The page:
In this basic example, we call the add_shortcode function to hook up our alert action to a function that is going to interpret it. Let’s call this function alertFn. Then, the alertFn() function puts out the given HTML markup. If you take a look at the Bootstrap documentation for Alerts, this is the most basic markup we need.

Save all your files, upload, refresh and vois’lá.

 

Bonus Step 1.5

Good job. There are a couple more types of Alerts in Bootstrap. Let’s kick things up a notch by adding functionality for that.

Switch over to customcodes.js, and let’s add some extra code to the onclick event function.

onclick : function() {
    ed.selection.setContent('[ alert type=""]' + ed.selection.getContent() + '[/alert]');
}

We’ve added the type attribute to the alert tag. Now let’s switch back to functions.php and tell WordPress how to handle it.

function alertFn($atts, $content = null) {
    extract(shortcode_atts(array(
        "type" => ''
    ), $atts));
    return '<div class="alert '.$type'">'.$content.'</div>';
 }

Okay, so here with the extract() function we can grab a string value from the type attribute and insert it next to the basic alert class inside the div. So if I were to input “alert-info” to type, then the result would be <div class=”alert alert-info”>… And basically this is what we are trying to achieve – to have more than one class for that div.

If you save everything, upload and refresh, you can try out Bootstrap’s built-in Alert box styles.

[alert]This is the default alert without anything passed to the function.[/alert]

[alert type=”alert-info”]This is an information output by passing “alert-info”.[/alert]

[alert type=”alert-error”]This is an error or a danger message output by passing either “alert-error” or “alert-danger”.[/alert]

[alert type=”alert-success”]This is a success message output by passing “alert-success”.[/alert]

Case 2

We’d like to implement Tooltips from Bootstrap and use them with a click of a button. How does a Tooltip look like?

Please [tooltip title=”Tadaaaa! I’m a tooltip.”]Hover over me![/tooltip]

Step 2.1

Okay so we can create the functionality for Tooltips in the same was as we did with the Alerts above.

First step is creating the add_button() function in the functions.php. Oh wait… it’s already there; no need to touch it.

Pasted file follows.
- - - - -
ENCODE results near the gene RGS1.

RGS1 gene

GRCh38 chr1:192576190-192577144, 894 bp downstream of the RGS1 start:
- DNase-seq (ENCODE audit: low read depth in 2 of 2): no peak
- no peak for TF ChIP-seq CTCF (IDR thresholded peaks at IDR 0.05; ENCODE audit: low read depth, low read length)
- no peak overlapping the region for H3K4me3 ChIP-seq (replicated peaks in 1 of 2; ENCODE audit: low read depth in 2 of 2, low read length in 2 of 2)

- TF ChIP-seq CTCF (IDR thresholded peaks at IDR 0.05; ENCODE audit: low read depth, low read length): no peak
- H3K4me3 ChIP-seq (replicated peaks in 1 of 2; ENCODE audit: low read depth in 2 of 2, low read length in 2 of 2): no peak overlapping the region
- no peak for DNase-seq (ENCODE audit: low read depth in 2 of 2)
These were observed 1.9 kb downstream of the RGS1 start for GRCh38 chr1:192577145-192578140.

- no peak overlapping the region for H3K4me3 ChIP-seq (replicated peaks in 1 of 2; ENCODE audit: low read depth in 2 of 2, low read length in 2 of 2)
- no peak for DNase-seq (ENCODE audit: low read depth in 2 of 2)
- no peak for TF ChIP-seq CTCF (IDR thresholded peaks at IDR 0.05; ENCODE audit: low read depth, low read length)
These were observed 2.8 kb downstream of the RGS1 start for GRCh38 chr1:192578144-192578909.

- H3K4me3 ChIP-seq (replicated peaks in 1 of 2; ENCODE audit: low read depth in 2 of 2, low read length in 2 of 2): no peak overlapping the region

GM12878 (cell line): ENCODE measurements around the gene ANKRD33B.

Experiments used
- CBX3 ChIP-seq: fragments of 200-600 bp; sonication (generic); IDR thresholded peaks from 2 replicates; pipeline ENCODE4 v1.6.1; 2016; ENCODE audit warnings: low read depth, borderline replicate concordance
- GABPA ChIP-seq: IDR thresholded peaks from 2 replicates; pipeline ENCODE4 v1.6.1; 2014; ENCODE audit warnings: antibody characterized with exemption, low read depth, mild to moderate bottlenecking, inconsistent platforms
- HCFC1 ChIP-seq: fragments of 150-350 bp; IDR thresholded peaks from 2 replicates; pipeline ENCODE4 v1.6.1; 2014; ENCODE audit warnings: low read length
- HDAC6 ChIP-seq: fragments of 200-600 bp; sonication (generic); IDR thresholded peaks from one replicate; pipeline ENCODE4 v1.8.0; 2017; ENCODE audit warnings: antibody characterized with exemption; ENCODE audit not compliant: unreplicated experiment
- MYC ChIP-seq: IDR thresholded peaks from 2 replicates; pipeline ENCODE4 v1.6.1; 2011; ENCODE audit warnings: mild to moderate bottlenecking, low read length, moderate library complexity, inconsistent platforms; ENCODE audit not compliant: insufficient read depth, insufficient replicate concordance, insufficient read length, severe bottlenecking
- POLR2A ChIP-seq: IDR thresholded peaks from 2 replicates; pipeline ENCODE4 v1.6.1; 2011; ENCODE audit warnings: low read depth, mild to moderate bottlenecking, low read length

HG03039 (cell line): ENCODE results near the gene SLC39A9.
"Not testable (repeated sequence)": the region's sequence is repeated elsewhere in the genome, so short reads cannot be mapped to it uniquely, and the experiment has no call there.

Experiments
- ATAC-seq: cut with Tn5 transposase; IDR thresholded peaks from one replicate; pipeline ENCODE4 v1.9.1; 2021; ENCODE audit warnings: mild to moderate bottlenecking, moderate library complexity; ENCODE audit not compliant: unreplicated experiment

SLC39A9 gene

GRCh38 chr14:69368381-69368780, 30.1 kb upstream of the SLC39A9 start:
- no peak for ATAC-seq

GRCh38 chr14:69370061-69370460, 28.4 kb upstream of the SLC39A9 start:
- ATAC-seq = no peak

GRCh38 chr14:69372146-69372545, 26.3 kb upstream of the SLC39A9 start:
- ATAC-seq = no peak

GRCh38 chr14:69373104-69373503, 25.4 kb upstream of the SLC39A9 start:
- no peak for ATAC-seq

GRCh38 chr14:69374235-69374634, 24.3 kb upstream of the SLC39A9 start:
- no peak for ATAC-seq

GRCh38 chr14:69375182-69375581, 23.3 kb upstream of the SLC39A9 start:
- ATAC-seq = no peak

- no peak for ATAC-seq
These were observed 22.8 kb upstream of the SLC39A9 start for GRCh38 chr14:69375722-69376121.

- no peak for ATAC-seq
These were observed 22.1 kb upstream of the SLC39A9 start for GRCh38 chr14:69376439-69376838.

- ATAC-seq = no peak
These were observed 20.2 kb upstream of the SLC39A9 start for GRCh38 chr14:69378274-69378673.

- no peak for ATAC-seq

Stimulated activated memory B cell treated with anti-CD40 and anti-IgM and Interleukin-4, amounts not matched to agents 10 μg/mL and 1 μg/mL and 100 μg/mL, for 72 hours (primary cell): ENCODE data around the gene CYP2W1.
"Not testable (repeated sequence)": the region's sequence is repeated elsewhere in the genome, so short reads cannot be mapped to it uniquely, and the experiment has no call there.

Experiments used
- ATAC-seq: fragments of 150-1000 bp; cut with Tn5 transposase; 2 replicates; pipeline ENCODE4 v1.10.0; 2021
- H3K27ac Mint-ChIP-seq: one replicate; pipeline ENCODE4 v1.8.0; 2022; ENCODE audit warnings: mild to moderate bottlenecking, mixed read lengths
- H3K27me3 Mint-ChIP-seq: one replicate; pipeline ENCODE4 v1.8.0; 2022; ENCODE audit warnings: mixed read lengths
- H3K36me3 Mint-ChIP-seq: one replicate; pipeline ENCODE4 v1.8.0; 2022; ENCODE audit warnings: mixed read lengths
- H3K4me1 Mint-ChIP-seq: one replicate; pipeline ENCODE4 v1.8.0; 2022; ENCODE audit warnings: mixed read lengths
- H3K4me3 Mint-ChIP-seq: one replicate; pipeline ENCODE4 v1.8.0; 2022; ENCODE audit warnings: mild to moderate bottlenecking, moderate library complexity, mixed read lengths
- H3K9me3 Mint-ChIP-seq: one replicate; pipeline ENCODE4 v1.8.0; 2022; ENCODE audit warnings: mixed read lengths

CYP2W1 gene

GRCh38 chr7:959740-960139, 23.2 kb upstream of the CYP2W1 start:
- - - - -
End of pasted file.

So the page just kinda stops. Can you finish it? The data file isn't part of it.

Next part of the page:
Step 2.2

Second step, the register_button() function. Let’s add “tooltip” to the list, like this.

function register_button($buttons) {
    array_push($buttons, "tooltip");
    array_push($buttons, "alert");
    return $buttons;
 }

Not a pain. Same thing goes for add_plugin().

function add_plugin($plugin_array) {
    $plugin_array['tooltip'] = get_bloginfo('template_url').'/js/customcodes.js';
    $plugin_array['alert'] = get_bloginfo('template_url').'/js/customcodes.js';
    return $plugin_array;
 }

And boom, all the same as in the previous example.

Step 2.3

Switch over to customcodes.js and let’s duplicate the tinymce.create() and tinymce.PluginManager.add() functions. Rewrite everything from “alert” to “tooltip”, and for the onclick function, we’ll want to request the actual title. The onclick event’s function is going to look like this.

onclick : function() {
    ed.selection.setContent('[ tooltip title=""]' + ed.selection.getContent() + '[/tooltip]');
}

Step 2.4

And finally, switch back to functions.php, and duplicate add_shortcode() and its corresponding function. Again, replace every “alert” with “tooltip”. Instead of “type”, we need to extract the “title” and pass it on to the span tag as “data-original-title”. Like this.

add_shortcode("tooltip", "tooltipFn");
function tooltipFn($atts, $content = null) {
 extract(shortcode_atts(array(
 "title" => ''
 ), $atts));
 return '<span rel="tooltip" data-original-title="'.$title.'">'.$content.'</span>';
 }

According to the Bootstrap documentation for Tooltips, we can also play with the data-placement attribute if we wanted to. There are four directions for tooltips. If we don’t like the default “top” value, we can hardcode it into the functions.php file, or define each individual tooltip a direction via a more advanced way.

Here is the end result in the WordPress visual editor. Please disregard my ugly icons. :)

Conclusion

This is how we can create custom shortcodes in WordPress to make several Bootstrap functionalities work easily with just a click. I hope you’ve learnt a lot from this tutorial and you can now create your own custom shortcodes in WordPress.

Don’t like the look of these elements? Feel free to add the corresponding classes to your custom stylesheet, and tweak the CSS to your taste.

Join the Conversation!

Do you use some other method of creating shortcodes? What shortcodes do you usually use in your everyday WordPress work? Share your knowledge and questions with the Community!

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Written by

Web designer, web developer, UI/UX designer 9-5. Energy drink consumer, video game addict, avid blogger 5-9. Owner of Szaboka.com.